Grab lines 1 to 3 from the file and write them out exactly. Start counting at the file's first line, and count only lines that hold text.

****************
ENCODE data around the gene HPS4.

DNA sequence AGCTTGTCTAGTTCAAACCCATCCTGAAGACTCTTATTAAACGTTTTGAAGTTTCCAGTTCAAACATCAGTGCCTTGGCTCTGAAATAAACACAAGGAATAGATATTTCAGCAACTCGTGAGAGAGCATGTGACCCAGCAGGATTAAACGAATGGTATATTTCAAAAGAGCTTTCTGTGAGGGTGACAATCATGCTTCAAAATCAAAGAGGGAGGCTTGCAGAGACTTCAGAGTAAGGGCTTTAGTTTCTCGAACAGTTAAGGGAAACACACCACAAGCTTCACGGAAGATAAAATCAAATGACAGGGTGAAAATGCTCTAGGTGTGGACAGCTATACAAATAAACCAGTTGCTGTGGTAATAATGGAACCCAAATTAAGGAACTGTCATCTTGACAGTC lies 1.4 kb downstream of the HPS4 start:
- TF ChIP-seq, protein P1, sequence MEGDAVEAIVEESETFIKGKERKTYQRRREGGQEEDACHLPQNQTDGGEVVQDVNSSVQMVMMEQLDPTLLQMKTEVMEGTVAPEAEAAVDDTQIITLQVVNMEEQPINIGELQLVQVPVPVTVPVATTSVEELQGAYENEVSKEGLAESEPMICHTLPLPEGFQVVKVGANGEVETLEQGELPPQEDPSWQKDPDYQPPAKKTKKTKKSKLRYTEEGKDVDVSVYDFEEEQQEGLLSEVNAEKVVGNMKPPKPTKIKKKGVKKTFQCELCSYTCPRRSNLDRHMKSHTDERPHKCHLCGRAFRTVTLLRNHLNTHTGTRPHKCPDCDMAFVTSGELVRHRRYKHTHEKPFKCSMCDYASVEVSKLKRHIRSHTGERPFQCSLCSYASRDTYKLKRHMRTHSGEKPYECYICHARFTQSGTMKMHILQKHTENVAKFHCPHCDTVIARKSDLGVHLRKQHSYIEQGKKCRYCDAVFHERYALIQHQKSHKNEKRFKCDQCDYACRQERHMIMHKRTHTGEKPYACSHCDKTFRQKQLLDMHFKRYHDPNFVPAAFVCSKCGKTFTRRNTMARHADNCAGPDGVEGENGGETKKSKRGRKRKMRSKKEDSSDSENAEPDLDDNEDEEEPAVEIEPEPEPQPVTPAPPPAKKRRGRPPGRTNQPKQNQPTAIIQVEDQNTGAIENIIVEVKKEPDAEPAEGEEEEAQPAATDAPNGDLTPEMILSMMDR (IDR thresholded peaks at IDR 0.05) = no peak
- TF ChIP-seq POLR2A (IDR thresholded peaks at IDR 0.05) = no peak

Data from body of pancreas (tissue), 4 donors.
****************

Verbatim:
ENCODE data around the gene HPS4.

DNA sequence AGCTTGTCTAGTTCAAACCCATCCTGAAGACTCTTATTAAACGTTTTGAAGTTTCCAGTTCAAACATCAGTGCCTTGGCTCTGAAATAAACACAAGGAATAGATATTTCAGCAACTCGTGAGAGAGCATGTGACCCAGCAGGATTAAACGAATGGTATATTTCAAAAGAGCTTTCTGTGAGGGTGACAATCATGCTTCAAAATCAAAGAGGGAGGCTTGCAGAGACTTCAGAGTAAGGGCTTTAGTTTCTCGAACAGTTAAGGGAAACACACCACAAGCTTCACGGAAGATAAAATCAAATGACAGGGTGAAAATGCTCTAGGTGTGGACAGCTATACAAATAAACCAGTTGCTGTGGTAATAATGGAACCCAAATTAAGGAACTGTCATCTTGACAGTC lies 1.4 kb downstream of the HPS4 start:
- TF ChIP-seq, protein P1, sequence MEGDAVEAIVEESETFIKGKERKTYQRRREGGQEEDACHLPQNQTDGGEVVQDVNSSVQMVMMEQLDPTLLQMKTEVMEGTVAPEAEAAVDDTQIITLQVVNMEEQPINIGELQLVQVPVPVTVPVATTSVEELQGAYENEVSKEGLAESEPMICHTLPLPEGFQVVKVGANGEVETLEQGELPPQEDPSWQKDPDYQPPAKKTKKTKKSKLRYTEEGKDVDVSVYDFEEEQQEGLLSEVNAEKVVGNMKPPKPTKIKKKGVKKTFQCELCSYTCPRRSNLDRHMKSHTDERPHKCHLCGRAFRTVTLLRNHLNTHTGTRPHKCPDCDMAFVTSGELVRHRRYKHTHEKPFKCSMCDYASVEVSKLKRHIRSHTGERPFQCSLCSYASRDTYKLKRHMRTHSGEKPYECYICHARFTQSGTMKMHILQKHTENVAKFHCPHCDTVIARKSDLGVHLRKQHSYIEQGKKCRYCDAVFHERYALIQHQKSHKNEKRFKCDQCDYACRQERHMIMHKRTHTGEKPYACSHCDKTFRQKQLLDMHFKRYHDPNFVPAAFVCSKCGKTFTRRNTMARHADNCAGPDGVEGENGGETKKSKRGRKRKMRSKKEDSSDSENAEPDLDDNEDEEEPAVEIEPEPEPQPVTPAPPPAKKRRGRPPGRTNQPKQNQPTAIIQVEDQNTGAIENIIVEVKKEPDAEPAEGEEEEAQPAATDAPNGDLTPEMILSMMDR (IDR thresholded peaks at IDR 0.05) = no peak